When background knowledge is available, we might expect that a knowledge graph might not include redundant information because it is implied by background knowledge and so the methods that do not include the background knowledge can never learn it. In section 5.2, we showed how background knowledge that can be formulated in terms of three types of rules can be incorporated into SimplE embeddings. To test this empirically, we conducted an experiment on WN18 in which we incorporated several such rules into the embeddings as outlined in Propositions 3, 4, and 5. The rules can be found in Table 2. As can be viewed in Table 2, most of the rules are of the form . For (possibly identical) relations such as and participating in such a rule, if both and are in the training set, one of them is redundant because one can be inferred from the other. We removed redundant triples from the training set by randomly removing one of the two triples in the training set that could be inferred from the other one based on the background rules. Removing redundant triples reduced the number of triples in the training set from (approximately) to (approximately) , almost reduction in size. Note that this experiment provides an upper bound on how much background knowledge can improve the performance of a SimplE model.
We trained SimplE-ignr and SimplE (with tied parameters according to the rules) on this new training dataset with the best hyper-parameters found in the previous experiment. We refer to these two models as SimplE-ignr-bk and SimplE-bk. We also trained another SimplE-ignr and SimplE models on this dataset, but without incorporating the rules into the embeddings. For sanity check, we also trained a ComplEx model over this new dataset. We found that the filtered MRR for SimplE-ignr, SimplE, and ComplEx were respectively , , and . For SimplE-ignr-bk and SimplE-bk, the filtered MRRs were and respectively, substantially higher than the case without background knowledge. In terms of measures, SimplE-ignr gave , , and for , and respectively. These numbers were , , and for SimplE, and , and for ComplEx. For SimplE-ignr-bk, these numbers were , and and for SimplE-bk they were , and , also substantially higher than the models without background knowledge. The obtained results validate that background knowledge can be effectively incorporated into SimplE embeddings to improve its performance.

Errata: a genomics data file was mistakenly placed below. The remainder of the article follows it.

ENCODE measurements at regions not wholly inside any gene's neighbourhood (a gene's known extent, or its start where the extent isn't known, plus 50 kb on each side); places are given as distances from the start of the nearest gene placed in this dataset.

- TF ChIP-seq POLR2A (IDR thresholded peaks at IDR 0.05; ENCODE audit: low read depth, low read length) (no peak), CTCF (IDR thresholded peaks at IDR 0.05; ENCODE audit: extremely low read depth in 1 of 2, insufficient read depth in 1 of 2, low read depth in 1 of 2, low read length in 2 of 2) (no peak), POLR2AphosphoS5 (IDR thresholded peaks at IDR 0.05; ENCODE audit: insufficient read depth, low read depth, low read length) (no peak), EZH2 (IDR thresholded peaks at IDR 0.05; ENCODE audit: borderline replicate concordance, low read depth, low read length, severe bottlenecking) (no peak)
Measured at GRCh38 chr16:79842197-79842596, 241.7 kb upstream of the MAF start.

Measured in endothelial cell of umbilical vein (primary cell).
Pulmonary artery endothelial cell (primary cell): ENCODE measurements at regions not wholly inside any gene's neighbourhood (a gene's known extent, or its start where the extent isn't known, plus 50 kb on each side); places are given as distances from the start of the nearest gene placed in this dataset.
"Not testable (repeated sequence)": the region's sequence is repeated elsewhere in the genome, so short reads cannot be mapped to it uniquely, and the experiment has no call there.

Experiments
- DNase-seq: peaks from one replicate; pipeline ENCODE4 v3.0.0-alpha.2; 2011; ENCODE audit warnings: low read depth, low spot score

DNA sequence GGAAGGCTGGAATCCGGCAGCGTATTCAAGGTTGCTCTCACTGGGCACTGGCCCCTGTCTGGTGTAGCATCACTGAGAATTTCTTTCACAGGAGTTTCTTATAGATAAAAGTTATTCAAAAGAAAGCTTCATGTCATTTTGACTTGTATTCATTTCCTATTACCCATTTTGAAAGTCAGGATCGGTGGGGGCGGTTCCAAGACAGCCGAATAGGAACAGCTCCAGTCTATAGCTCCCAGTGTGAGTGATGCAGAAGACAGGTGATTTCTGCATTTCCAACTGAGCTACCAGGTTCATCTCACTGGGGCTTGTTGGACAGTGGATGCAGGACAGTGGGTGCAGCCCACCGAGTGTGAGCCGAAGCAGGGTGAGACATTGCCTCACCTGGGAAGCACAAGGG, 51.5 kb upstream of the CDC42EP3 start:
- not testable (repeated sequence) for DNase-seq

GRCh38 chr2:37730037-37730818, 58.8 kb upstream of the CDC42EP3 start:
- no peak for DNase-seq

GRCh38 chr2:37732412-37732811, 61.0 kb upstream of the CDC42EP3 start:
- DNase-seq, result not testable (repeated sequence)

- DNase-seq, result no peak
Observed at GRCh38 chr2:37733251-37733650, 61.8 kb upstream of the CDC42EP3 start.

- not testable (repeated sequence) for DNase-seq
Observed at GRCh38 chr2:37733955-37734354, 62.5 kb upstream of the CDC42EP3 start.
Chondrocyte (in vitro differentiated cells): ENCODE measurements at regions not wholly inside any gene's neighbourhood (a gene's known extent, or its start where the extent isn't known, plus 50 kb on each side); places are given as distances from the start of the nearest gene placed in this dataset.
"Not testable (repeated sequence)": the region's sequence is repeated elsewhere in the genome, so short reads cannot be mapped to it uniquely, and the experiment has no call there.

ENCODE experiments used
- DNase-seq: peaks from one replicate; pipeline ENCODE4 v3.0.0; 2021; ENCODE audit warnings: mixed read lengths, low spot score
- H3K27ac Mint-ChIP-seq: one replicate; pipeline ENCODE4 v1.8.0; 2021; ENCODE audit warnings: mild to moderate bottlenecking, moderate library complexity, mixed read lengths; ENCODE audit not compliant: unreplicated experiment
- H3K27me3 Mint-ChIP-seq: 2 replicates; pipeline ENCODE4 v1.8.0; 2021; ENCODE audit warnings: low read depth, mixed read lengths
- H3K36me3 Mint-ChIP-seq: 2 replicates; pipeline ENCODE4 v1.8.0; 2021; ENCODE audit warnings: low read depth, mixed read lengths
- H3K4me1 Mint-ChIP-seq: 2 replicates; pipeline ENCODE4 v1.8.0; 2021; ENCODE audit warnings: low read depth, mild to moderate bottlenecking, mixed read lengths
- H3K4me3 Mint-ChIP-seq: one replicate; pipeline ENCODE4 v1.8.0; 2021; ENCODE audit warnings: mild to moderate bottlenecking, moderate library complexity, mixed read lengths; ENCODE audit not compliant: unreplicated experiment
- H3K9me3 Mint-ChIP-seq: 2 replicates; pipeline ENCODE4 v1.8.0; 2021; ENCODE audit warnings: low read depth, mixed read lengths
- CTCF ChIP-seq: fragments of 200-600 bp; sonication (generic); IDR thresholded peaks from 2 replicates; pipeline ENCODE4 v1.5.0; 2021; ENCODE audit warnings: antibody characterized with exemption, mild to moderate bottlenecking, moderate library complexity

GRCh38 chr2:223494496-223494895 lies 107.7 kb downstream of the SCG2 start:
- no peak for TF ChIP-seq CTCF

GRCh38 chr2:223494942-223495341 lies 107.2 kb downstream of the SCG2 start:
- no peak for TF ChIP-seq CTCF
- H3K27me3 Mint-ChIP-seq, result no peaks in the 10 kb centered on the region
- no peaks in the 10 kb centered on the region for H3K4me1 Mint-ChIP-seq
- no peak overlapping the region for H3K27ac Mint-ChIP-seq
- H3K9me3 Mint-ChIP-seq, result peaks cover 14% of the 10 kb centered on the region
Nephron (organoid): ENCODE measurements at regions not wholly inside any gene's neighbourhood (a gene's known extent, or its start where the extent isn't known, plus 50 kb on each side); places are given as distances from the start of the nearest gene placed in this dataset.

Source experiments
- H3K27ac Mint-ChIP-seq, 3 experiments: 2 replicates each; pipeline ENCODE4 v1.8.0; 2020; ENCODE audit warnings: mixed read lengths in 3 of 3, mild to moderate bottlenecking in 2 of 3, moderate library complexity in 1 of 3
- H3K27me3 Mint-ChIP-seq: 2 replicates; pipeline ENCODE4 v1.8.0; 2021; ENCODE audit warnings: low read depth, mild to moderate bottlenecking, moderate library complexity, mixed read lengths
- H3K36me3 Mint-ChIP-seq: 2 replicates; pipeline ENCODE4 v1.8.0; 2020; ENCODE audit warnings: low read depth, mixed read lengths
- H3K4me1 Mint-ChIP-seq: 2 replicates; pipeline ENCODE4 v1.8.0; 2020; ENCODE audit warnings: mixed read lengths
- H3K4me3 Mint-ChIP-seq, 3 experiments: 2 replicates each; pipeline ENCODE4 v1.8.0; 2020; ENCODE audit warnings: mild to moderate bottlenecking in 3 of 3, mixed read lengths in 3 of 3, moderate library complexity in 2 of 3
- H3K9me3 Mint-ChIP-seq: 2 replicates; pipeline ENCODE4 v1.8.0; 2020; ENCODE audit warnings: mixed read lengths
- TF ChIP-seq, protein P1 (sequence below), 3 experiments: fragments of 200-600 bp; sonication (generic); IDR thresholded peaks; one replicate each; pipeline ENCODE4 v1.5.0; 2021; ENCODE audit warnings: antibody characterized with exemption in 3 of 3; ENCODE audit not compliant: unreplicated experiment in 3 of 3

We proposed a simple interpretable fully expressive bilinear model for knowledge graph completion. We showed that our model, called SimplE, performs very well empirically and has several interesting properties. For instance, three types of background knowledge can be incorporated into SimplE by tying the embeddings. In future, SimplE could be improved or may help improve relational learning in several ways including: 1- building ensembles of SimplE models as Kadlec et al. (2017) do it for DistMult, 2- adding SimplE to the relation-level ensembles of Wang et al. (2018), 3- explicitly modelling the analogical structures of relations as in Liu et al. (2018), 4- using Dettmers et al. (2018)’s 1-N scoring approach to generate many negative triples for a positive triple (Trouillon et al. (2016) show that generating more negative triples improves accuracy), 5- combining SimplE with logic-based approaches (e.g., with Kazemi and Poole (2018)) to improve property prediction, 6- combining SimplE with (or use SimplE as a sub-component in) techniques from other categories of relational learning as Rocktäschel and Riedel (2017) do with ComplEx, 7- incorporating other types of background knowledge (e.g., entailment) into SimplE embeddings.